Caption: Figure 5: In vivo behaviour of microglia in lipopolysaccharide-injected brains of wild-type and STIM[1.sup.-/-] embryonic mice. (a) Two experimental sets representing microglial aggregation at the site of injection of LPS and methylene blue (MB) in WT and STIM[1.sup.-/-] mice brain. No LPS injection (upper right hemisphere) and LPS-injected (lower left hemisphere) are indicated in low- magnification images of immunostaining with Iba1 antibody (A, F, K, and P; bar = 500 [micro]m). White boxed regions are twofold magnifications ((B, D, G, I, L, N, Q, and S; bar = 50 [micro]m) and (C, E, H, J, M, O, R, and T; bar = 10 [micro]m)). Merged images of green Ibal-FITC and grey-DIC are shown in B-E, G-J, L-O, and Q-T; microglia are shown in green and methylene blue particles are shown in grey. Resting ramified microglia (C, H, M, and R) were identified in the noninjected hemisphere, and the stimulated amoeboid shapes of microglia engulfing methylene blue particles (E, J, O, and T) were identified only in the LPS + MB injected region. (b) Comparison of aggregated microglial numbers at the LPS injection site. The numbers of microglia at the LPS + MB injection hemisphere and noninjected hemisphere were counted. * p [less than or equal to] 0.05; ** p [less than or equal to] 0.01; ns, no significant difference from WT mock. Data are representative of three experiments.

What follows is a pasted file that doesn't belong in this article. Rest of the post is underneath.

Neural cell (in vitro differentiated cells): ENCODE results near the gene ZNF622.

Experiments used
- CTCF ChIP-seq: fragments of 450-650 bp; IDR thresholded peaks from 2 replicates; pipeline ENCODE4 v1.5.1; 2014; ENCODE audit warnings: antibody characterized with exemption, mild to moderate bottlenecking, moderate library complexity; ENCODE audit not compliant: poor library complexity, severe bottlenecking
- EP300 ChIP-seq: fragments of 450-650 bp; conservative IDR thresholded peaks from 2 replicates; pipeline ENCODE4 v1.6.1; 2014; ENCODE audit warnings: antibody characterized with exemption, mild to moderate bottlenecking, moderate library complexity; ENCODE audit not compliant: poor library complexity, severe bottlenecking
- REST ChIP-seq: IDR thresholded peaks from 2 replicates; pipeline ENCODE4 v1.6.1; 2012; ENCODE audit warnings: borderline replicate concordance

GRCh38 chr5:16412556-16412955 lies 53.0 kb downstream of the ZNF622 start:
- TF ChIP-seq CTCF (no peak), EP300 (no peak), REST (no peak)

Caption: Figure 6: Decreased neuron phagoptosis activity of STIM[1.sup.-/-] microglia. (a) Neuron phagoptosis by WT microglia was shown by immunostaining of neuron and microglia after damaging neuron and LPS-activated WT microglia (bar = 200 [micro]m). Normal neurons were stained with MAP specific antibodies (green), and WT microglia were stained with tomato lectins (red). The second image shows enlarged microglia indicated via arrows. The third image shows highly magnified images of the activated microglia engulfing neurons, so MAP staining was found inside of the microglia stained with tomato lectin. (b) Similar image to the above, but used LPS-activated STIM[1.sup.-/-] microglia which coexisted with neurons. The second image shows some enlarged STIM[1.sup.-/-] microglia indicated with arrows. The third image shows highly magnified images showing the activated microglia near the neurons. (c) The relative size of the activated WT and STIM[1.sup.-/-] microglia indicated via bar graph. 25 [micro][m.sup.2] was determined as the minimum size of activated microglia, and the number of cells bigger than 35 [micro][m.sup.2] was assigned as the "fully enlarged microglia engulfing neuron," which is significantly small in STIM[1.sup.-/-] microglia population. *** p [less than or equal to] 0.001. n [greater than or equal to] 100; n = cell number from 3 independent experiments. (d) The relative neuron survival rate was analysed using MAP2 staining intensity of the remaining neuron after 6 hr phagoptosis, in which images were delivered from five randomly selected fields of leftmost images. Each of the phagoptosis activities was compared with the total MAP2 intensity of the only neuron which was without phagoptosis by activated microglia. *** P [less than or equal to] 0.001, * p [less than or equal to] 0.05, n [greater than or equal to] 15, and n = 5 images from 3 independent experiments.
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Title Annotation:Research Article
Author:Lim, Hye Min; Woon, Heo; Han, Jung Woo; Baba, Yoshihiro; Kurosaki, Tomohiro; Lee, Min Goo; Kim, Joo
Publication:Mediators of Inflammation
Article Type:Report
Date:Jan 1, 2017